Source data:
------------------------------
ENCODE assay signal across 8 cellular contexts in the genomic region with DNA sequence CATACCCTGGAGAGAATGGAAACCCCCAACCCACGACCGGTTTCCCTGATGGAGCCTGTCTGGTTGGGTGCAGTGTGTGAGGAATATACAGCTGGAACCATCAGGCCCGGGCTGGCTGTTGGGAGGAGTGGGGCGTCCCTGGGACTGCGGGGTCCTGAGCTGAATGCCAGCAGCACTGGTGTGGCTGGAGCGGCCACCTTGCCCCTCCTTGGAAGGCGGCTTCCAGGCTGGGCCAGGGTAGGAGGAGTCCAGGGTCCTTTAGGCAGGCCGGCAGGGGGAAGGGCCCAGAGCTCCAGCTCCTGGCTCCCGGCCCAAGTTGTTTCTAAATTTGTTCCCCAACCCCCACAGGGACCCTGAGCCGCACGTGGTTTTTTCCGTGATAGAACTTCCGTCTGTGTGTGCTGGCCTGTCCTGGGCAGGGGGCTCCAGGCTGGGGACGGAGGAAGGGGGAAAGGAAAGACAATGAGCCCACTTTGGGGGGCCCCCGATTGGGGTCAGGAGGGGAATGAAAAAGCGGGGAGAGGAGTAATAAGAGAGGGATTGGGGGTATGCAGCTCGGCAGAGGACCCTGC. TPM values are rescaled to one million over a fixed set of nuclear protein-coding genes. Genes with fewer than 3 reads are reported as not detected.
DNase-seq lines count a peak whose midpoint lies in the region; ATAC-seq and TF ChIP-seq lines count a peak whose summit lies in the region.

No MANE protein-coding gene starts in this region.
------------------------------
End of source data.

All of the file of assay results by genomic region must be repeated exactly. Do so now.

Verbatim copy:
ENCODE assay signal across 8 cellular contexts in the genomic region with DNA sequence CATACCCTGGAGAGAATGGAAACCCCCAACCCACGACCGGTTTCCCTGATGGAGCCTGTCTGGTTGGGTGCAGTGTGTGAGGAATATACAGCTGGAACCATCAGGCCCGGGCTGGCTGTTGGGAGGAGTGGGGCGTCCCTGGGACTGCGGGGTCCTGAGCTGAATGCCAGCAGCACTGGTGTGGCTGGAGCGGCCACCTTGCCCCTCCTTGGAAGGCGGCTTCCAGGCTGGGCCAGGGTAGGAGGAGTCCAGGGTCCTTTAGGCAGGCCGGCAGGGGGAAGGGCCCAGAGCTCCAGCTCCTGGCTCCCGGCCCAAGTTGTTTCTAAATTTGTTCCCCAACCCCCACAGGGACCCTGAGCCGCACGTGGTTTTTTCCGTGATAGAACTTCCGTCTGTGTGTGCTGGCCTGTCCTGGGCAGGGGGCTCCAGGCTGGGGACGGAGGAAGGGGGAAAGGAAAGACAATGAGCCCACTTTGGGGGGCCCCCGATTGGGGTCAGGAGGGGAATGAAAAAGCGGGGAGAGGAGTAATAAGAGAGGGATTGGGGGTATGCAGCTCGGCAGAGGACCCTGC. TPM values are rescaled to one million over a fixed set of nuclear protein-coding genes. Genes with fewer than 3 reads are reported as not detected.
DNase-seq lines count a peak whose midpoint lies in the region; ATAC-seq and TF ChIP-seq lines count a peak whose summit lies in the region.

No MANE protein-coding gene starts in this region.